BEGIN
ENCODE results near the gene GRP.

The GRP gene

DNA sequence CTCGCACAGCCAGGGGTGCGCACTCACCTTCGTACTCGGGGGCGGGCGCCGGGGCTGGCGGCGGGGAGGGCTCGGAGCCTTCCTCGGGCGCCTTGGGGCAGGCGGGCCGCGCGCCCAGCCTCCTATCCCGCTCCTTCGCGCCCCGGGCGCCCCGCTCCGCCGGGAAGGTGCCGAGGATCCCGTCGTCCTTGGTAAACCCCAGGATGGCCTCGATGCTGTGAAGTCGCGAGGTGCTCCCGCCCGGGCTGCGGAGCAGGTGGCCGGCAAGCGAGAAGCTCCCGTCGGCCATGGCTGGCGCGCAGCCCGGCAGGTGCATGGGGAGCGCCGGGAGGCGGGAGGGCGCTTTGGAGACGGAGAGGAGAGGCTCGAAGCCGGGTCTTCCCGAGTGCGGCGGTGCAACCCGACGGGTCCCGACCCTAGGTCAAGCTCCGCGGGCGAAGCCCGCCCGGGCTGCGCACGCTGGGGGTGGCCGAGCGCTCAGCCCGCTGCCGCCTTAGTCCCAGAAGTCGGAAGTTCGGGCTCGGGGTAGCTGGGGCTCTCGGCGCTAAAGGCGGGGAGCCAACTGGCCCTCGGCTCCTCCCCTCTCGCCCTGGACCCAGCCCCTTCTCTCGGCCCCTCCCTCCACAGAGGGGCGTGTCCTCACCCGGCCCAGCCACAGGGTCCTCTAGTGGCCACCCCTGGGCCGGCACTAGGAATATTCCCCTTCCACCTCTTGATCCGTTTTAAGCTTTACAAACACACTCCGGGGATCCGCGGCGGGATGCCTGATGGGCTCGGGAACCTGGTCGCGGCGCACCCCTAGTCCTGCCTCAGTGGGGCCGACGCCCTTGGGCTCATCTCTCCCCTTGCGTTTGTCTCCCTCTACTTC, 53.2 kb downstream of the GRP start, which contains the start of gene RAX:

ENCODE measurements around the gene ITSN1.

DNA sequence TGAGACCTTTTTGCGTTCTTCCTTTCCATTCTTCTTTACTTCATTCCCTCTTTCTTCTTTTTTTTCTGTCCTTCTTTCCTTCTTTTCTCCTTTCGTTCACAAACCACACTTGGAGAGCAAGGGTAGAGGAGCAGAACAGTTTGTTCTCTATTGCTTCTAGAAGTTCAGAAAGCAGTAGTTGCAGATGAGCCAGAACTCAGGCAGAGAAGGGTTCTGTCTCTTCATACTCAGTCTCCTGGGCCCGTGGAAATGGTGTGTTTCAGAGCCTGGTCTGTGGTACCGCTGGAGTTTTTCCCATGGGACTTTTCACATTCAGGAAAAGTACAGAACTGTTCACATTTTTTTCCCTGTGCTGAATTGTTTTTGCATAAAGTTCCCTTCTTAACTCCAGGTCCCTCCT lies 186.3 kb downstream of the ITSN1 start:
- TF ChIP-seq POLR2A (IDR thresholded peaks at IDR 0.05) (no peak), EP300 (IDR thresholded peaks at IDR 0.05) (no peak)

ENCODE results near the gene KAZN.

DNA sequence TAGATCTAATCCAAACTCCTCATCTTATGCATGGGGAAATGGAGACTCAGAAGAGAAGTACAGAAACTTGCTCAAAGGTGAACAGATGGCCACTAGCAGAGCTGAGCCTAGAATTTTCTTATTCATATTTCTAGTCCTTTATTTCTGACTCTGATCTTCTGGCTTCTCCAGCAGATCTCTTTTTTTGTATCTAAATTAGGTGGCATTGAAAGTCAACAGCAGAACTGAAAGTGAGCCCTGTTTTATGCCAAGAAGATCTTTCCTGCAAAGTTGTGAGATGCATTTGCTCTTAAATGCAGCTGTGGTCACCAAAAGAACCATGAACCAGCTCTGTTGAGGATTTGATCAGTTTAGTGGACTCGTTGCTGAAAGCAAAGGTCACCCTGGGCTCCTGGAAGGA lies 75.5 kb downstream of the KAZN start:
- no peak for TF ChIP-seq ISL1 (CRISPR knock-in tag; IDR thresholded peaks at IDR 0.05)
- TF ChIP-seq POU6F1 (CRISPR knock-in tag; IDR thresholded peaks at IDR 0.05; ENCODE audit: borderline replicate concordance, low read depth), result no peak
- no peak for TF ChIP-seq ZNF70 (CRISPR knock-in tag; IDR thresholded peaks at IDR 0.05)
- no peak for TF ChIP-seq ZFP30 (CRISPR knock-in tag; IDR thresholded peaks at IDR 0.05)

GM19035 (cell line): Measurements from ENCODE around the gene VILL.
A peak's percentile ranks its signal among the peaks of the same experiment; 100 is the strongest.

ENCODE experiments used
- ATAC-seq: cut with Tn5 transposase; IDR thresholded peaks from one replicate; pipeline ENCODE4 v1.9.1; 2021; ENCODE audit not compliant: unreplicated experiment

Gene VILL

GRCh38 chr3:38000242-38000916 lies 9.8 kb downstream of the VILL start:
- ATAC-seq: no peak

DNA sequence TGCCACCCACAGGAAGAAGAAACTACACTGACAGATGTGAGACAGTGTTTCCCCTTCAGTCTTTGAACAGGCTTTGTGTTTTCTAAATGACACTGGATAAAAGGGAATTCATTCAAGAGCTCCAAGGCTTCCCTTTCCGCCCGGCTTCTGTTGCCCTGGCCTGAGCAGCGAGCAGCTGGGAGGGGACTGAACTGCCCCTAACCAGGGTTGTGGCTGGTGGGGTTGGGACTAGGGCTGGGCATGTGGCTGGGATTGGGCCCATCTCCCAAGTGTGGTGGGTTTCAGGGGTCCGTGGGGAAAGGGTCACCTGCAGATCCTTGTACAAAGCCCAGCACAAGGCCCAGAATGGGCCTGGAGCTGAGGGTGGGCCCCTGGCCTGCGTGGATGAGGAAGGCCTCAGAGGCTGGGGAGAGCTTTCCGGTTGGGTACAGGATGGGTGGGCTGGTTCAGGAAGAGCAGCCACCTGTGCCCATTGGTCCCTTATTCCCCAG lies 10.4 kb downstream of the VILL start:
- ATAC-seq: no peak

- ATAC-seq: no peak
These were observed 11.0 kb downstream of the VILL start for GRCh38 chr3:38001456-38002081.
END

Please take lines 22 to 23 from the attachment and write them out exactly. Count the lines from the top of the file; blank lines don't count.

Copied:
- ATAC-seq: no peak
These were observed 11.0 kb downstream of the VILL start for GRCh38 chr3:38001456-38002081.